NAPABA invited law firms, businesses and other bar associations to also get involved in the campaign. Kirkland & Ellis, Bristol Myers Squibb Co. and the National Conference of Bar Presidents were among the 115 that became signatories.
They helped share and promote the video, which was viewed nearly 13,000 times by mid-September.
“We wanted to have as broad an impact as possible, but quite frankly, I don’t think we ever thought we would have this many views or get this kind of traction,” Wolf says.
Priya Purandare, NAPABA’s executive director who rejoined the association after the video was released, calls Wolf “incredibly resilient” and credits her for also creating a hate crimes task force to address the rise in anti-Asian sentiment and a racial justice task force to help fight racial inequities in all communities.
“She understands this is not just a moment in time where we are rising to the occasion to tackle these issues, but it’s a movement that has sustainability beyond just her presidency that needs to be integrated into our work,” she says.
Wolf, who grew up in Severna Park, Maryland, says people are often surprised to hear she has experienced discrimination.
“There’s an added component when you’re a female minority,” says Wolf, a 2006 graduate of the Ohio Northern University Claude W. Pettit College of Law. “I have had outright discrimination and experienced anti-Asian sentiments, whether through racial slurs or derogatory comments, or people assuming I don’t speak English.”
“There are also the gray areas, where I’m not necessarily sure,” she adds. “For instance, when I go out, I wonder, ‘Are people stepping aside because they’re social distancing or because I’m Asian?’ Those are things that are always in the back of my head.”
Wolf, whose one-year term as NAPABA’s president ends in November, believes it is her duty to promote diversity, equity and inclusion, especially as there has been “a shift from a pandemic to another kind of pandemic, with systemic racism.”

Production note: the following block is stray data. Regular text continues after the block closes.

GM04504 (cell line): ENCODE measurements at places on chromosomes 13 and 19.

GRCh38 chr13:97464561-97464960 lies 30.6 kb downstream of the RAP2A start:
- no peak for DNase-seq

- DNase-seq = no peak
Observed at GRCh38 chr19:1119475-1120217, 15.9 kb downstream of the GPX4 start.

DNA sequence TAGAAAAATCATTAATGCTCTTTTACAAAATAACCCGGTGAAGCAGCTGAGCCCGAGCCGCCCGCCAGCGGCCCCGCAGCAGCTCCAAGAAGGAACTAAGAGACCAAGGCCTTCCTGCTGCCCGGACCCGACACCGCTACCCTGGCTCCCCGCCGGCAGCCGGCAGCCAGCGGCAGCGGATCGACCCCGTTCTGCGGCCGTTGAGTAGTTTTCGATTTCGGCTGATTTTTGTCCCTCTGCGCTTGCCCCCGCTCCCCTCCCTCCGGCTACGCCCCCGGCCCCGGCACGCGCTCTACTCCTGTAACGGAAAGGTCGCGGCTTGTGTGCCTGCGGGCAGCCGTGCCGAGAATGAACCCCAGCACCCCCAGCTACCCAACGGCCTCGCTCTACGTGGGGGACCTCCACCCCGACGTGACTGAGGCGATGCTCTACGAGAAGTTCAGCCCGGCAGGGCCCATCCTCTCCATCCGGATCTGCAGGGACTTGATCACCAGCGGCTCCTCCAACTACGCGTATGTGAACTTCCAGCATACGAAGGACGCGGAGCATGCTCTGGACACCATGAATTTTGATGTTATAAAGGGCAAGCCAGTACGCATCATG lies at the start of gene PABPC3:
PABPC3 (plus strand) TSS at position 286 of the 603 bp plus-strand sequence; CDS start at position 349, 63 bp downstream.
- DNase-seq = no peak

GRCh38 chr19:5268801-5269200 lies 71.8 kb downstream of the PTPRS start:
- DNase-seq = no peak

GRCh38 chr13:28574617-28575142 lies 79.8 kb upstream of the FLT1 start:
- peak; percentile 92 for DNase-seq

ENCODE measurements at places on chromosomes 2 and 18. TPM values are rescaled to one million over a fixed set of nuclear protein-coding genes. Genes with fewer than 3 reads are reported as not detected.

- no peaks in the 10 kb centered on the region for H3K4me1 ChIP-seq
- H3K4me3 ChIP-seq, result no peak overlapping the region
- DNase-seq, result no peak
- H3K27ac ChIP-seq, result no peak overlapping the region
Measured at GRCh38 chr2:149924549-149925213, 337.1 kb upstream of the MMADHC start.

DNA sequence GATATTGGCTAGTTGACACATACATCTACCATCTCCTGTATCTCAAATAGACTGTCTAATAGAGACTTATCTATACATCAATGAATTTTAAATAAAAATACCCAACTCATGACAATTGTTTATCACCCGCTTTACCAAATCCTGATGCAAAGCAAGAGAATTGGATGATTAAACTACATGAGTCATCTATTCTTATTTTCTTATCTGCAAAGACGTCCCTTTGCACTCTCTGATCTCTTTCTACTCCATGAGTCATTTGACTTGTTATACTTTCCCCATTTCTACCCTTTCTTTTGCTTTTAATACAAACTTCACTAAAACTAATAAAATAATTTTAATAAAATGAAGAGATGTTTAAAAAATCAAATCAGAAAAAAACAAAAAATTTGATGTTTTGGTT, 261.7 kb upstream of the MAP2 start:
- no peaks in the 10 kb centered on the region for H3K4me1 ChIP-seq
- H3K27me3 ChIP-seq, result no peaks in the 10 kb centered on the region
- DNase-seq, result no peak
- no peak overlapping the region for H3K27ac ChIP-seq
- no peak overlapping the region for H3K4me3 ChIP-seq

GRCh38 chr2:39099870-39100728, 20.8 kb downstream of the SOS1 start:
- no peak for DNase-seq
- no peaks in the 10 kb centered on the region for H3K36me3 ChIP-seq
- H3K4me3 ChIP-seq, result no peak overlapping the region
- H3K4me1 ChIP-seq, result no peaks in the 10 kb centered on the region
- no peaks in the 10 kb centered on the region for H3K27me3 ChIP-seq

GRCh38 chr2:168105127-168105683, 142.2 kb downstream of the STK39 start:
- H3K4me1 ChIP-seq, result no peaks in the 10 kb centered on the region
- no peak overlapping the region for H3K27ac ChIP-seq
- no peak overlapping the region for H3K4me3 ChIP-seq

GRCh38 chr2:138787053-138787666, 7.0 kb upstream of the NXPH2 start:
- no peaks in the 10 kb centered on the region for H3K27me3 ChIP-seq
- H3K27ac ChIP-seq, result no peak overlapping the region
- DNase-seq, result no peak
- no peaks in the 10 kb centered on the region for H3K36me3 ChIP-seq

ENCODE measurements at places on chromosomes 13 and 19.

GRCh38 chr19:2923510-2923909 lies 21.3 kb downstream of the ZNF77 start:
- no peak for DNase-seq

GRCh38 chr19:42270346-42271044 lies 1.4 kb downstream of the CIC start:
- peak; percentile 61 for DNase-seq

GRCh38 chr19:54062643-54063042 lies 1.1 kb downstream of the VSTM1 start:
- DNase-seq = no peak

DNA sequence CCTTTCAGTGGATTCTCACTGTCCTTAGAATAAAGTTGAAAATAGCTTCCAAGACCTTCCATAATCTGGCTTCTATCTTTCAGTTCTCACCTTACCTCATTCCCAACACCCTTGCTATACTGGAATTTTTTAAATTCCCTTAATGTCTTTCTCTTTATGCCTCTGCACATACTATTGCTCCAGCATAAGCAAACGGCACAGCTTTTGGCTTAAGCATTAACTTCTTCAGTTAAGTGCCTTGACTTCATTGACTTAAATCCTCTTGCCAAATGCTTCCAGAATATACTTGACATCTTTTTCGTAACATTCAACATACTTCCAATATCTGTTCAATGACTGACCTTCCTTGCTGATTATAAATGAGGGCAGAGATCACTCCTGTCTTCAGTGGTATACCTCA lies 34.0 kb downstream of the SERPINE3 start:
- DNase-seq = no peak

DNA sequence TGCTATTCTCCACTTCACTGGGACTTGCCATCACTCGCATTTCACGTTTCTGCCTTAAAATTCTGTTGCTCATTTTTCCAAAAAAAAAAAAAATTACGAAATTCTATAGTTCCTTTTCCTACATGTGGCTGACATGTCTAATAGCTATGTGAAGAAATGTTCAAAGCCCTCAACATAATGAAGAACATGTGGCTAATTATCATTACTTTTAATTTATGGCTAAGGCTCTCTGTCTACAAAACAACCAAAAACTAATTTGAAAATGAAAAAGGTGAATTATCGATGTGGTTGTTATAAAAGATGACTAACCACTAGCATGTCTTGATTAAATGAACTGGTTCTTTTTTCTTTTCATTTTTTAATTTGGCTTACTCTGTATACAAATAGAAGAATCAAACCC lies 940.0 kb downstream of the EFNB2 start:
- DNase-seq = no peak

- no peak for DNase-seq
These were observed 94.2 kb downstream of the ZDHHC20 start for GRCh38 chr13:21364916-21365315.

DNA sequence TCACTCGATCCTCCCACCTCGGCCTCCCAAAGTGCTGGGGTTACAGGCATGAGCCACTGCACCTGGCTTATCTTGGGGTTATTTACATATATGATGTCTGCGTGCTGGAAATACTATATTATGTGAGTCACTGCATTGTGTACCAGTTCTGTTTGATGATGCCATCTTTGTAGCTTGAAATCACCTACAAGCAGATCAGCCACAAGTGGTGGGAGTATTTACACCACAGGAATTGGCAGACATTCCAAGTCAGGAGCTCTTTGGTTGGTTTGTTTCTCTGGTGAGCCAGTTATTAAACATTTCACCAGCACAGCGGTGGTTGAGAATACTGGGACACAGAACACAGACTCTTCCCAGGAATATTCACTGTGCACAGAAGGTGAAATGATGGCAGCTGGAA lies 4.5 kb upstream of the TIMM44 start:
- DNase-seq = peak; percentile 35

While the video campaign helped bring together voices for the Asian Pacific American community, she says the association is now supporting the Black community in the fight against racial injustice.
“Now is a time to stand with the African American community against what has been going on for decades, centuries, to show unity and solidarity from the Asian American community,” Wolf says. “What’s encouraging is that it seems like people are listening, and we can be part of that driving force to see real action and real change.”
Wolf, who recently became an ABA member, contends that inspiring more young people to go to law school can help challenge bias and discrimination in the future. She also encourages minority law students and young lawyers to seek mentors to help them navigate situations involving discrimination.
They should know they’re not alone and can ask for help when feeling vulnerable or afraid, she says. Everyone had stressors before the pandemic began in March, she adds, but this is “a whole new realm.”
“Give each other grace, because so often you just don’t know what other people are feeling, particularly when it comes to minority communities,” Wolf says. “You might have an Asian American and Pacific Islander associate coming into work, who is fearful of experiencing anti-Asian sentiments or hate crimes on top of everything else.
“It’s important to recognize what people are going through.”
Members Who Inspire is an ABA Journal series profiling exceptional ABA members. If you know members who do unique and important work, you can nominate them for this series by emailing [email protected]
Updated on Oct. 6 to clarify that Judy Perry Martinez was serving her term as ABA president during the filming of the video.